1

Source: p 132, Philosophy: A Complete Introduction (2012) by Prof. Sharon Kaye MA PhD in Philosophy (U. Toronto)

But how is lying self-contradictory?

[1.] Kant suggests that the very act of speaking presupposes honesty. [2.] That is, why would you make verbal sounds for me to hear unless there was an underlying assumption between us that you were trying to communicate something? When you lie you're not communicating but undermining communication. So your very act negates itself ─ a self-contradiction.

I know that Kant was a deontologist, but appearing to presuppose unreasonably too much, 1 does not convince me. Here is an answer to 2 that rebuts 1: Suppose that most honest people's speaking does evidence the assumption in 2 (that the honest people try to communicate something); but unfortunately, not having studied Logic at university, they may unintentionally commit Logical Fallacies. Then these honest people did not speak honestly, but they did INTEND to speak honestly?

2

I'm not sure I grasp your question or the "rebuttal."

First, "honesty" is not necessarily related to logical fallacies or truth. It is simple consistency between what people say and what they believe, rightly or wrongly.

I would note, as an aside, that the author suggests that Kant's categorical imperative is rooted in the structure of language, which may be a modern interpretation posed by Habbermas and others, but is not exactly how Kant would put it. However, we can stick with the language analogy here, since it makes sense.

Kant assumes that the way to judge moral behavior can be understood logically and abstractly by "universalizing" propositions, as we do when we say to a child: "What if everybody did that?" The case of lying makes this rather obvious. If everybody lied, then "lying itself" would not work, since a lie only works on the supposition that people are not lying. This is, again, readily seen in daily life, where those who constantly lie find themselves no longer believed, Trumpism notwithstanding.

People can, of course, lie, utter fallacies or nonsense, make erroneous statements knowingly or otherwise. But the exceptions prove the rule. Language simply would not function if it were systematically inaccurate and inconsistent with beliefs. Or so Kant claims. While he is correct at one level, the focus on "language" does reveal the shortcomings of this view. For, as we now understand, language can "behave" in many ways, and the half-truths or emotional appeals of ideology or advertising, for example, can be effective without claims to truth. Since Kant's philosophy is not about language per se but about reason, it rests perhaps on firmer, if more abstract, grounds.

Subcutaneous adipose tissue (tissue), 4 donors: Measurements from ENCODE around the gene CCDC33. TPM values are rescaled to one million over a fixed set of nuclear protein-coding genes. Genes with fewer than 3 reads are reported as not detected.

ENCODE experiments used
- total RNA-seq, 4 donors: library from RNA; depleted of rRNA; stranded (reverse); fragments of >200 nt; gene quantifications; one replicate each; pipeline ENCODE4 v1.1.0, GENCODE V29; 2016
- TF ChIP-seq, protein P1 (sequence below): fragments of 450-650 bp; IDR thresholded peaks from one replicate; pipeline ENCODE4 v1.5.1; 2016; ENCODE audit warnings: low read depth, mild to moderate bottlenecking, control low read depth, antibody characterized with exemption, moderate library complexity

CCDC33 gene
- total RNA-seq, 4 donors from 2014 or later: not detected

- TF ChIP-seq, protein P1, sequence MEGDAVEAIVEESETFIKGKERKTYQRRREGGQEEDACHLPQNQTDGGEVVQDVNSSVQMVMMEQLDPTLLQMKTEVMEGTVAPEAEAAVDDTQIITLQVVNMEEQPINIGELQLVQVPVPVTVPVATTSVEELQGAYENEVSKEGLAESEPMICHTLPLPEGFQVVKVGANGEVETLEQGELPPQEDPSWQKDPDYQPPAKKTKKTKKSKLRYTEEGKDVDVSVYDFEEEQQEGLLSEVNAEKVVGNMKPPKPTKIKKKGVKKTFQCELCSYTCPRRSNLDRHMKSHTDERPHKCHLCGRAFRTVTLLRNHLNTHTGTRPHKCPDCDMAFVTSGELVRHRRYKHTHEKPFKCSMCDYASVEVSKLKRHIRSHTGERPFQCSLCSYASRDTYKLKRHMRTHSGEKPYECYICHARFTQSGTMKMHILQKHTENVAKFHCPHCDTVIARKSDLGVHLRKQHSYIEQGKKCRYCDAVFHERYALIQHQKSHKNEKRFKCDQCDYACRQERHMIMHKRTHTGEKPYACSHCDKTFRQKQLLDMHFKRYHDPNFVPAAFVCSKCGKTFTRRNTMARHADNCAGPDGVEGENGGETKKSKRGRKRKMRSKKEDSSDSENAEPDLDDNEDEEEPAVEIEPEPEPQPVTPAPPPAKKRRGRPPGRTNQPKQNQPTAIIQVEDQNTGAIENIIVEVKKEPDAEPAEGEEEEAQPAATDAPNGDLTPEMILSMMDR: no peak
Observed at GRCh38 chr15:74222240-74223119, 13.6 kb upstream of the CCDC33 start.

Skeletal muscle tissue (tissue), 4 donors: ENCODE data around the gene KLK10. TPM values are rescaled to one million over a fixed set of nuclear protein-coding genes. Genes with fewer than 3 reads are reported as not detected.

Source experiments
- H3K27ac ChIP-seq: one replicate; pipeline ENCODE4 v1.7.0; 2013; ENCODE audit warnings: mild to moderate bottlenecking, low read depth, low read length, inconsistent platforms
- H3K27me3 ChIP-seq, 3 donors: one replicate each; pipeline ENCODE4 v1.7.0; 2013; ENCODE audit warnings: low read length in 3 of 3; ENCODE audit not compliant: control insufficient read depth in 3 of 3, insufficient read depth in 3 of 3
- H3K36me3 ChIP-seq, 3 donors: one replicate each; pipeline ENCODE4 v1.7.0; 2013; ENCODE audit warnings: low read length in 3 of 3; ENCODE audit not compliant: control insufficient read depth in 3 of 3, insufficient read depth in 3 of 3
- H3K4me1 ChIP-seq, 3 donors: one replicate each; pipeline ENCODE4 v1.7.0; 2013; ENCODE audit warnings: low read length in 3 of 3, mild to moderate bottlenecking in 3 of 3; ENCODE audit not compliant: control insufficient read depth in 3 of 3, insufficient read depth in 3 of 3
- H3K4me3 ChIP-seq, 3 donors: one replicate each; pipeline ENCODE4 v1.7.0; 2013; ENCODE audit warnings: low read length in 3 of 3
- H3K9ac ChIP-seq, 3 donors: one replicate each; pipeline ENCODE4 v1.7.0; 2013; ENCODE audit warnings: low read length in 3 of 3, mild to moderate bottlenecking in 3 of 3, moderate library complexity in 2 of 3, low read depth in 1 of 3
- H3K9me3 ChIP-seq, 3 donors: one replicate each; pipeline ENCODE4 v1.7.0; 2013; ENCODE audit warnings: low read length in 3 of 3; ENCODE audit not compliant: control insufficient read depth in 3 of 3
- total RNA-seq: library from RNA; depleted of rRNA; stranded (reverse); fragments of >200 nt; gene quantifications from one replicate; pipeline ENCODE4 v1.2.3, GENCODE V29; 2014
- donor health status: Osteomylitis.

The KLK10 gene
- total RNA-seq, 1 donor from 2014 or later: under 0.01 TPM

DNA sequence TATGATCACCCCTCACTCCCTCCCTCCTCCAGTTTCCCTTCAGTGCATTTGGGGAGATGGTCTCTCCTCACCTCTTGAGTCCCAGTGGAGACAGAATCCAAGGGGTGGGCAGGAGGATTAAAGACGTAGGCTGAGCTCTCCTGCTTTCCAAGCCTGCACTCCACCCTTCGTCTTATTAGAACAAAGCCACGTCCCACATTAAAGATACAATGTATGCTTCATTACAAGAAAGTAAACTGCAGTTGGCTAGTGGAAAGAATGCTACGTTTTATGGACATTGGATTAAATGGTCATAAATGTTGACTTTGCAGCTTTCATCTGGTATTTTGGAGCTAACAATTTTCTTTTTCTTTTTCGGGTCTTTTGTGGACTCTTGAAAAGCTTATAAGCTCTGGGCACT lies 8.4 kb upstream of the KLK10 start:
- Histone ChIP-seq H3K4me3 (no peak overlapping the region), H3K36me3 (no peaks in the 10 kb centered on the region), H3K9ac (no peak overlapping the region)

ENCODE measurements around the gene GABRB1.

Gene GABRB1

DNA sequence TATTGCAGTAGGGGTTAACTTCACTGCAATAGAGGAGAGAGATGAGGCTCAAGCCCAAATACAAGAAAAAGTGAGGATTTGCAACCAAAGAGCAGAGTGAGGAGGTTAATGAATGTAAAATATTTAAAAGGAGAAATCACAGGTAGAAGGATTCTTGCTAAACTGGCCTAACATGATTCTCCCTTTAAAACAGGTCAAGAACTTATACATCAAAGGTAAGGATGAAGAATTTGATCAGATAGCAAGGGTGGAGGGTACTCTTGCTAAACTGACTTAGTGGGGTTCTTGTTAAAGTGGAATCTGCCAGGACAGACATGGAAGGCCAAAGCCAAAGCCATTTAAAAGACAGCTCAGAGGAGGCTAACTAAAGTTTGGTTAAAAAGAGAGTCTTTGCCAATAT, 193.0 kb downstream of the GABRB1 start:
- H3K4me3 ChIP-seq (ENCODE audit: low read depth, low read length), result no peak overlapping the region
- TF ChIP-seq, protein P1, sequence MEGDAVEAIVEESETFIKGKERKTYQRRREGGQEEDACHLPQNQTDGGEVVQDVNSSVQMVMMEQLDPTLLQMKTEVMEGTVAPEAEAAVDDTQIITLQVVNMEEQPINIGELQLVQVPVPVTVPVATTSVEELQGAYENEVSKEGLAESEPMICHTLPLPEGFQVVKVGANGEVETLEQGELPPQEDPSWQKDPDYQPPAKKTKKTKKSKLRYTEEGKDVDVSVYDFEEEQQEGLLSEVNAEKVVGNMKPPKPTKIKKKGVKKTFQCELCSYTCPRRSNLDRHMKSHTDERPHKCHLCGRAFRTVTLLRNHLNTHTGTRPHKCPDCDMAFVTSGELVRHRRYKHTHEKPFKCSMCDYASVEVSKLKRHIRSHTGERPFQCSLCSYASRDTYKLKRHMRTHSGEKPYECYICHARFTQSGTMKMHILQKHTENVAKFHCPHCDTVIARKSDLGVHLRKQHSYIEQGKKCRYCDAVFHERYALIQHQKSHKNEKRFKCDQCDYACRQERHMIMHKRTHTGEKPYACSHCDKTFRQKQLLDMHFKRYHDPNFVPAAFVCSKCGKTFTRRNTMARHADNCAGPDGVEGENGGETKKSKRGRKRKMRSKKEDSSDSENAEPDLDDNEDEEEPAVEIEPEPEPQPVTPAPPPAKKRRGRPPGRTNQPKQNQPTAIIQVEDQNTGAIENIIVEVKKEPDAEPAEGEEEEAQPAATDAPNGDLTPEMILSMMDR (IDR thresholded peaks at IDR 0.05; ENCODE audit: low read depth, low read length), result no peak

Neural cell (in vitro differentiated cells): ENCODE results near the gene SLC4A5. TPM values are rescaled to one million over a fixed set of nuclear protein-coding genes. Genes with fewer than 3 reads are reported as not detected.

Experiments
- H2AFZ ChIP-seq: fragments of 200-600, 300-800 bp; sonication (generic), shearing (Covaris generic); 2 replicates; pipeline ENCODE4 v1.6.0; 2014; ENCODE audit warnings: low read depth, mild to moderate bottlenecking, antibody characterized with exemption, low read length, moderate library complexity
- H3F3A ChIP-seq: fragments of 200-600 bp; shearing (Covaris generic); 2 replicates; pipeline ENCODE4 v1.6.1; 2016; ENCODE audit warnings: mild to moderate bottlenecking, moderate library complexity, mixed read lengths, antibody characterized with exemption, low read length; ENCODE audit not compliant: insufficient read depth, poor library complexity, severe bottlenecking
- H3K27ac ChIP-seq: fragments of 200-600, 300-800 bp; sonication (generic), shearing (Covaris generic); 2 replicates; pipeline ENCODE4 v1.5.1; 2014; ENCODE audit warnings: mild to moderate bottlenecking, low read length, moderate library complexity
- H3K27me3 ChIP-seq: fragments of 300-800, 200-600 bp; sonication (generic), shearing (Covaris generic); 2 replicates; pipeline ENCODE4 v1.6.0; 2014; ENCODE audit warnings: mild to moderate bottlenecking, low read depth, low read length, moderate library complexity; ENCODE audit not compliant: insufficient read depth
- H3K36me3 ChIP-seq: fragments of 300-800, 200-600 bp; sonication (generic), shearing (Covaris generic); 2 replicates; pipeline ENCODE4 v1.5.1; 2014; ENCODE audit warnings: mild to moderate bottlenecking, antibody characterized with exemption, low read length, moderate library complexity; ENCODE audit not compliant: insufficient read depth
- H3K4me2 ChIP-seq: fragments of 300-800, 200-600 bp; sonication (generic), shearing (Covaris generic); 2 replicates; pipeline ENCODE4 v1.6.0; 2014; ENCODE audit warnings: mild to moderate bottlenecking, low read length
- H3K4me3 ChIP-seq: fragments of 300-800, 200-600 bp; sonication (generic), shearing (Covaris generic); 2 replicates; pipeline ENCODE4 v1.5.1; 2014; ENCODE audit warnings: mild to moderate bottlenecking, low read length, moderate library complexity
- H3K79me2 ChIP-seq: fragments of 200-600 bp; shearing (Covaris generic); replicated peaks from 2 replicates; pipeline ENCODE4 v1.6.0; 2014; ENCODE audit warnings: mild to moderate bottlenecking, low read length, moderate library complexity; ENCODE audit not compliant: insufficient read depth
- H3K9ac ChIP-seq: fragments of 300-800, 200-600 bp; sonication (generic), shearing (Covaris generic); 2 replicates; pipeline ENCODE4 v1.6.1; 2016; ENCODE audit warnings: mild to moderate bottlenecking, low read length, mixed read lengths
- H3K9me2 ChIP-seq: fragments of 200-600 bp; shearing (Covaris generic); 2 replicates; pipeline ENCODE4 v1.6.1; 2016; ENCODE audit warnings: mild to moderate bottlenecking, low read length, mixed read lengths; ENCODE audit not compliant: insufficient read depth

3

While I would tend to agree with Nelson, I'm going to try my own wording on this.

First off, it's not particularly helpful to say "Kant was a deontologist." Kant was Kant, and as far as I know never called himself a deontologist or thought "as a deontologist, I should believe X." Instead Kant saw himself as propounding a critical philosophy in both the domains of theoretical and practical reason.

I take it the Kantian point about lying to be built on a claim about the nature and purpose of communication.

  1. The practice of communication between humans is predicated on the truthful exchange of information in our communication.
  2. Stated positively, this means that acts of communication ought to fulfill this arrangement and convey truth.
  3. Conversely, stated negatively, if we did not think people were in general truthful, then we would not bother communicating with them -- or at a minimum communication would serve a vey different purpose.

Lying only has the effect it does when this definition of communication is in place (I think Kant mistakenly overcommits at some points to a belief that we see nearly all communication as truthful -- though he walks this back a bit in Tugendlehre ("Metaphysical Principles of Justice") by noting that at a party no one expects us to say rude truths).

Thus, to speak at all, presupposes a system of honesty in communication. When we live up to that system and give truth to others, we are properly using our reason. When we do not, we are committing an act that only works because we are parasitically putting lies into a truth-based economy.

0

I'm not too familiar with this aspect of Kant's philosophy, but I assume that Kant would respond to your question in this manner: if someone intends to be honest, but fails to do so, that failure is not negated by their intentions, and so it remains a lie.

Kant, at least in his ethics, generally stands on the point of the importance lying within the actions rather than the intentions (whether good or bad) behind them, hence his categorical imperatives. If you lie, whether or not you intended not to lie or if the lie served some critical purpose, you are still violating these imperatives, and so, as a consequence, it remains immoral. Therefore, I believe Kant would not agree with your argument here, in that the intentions, to him, are unimportant.

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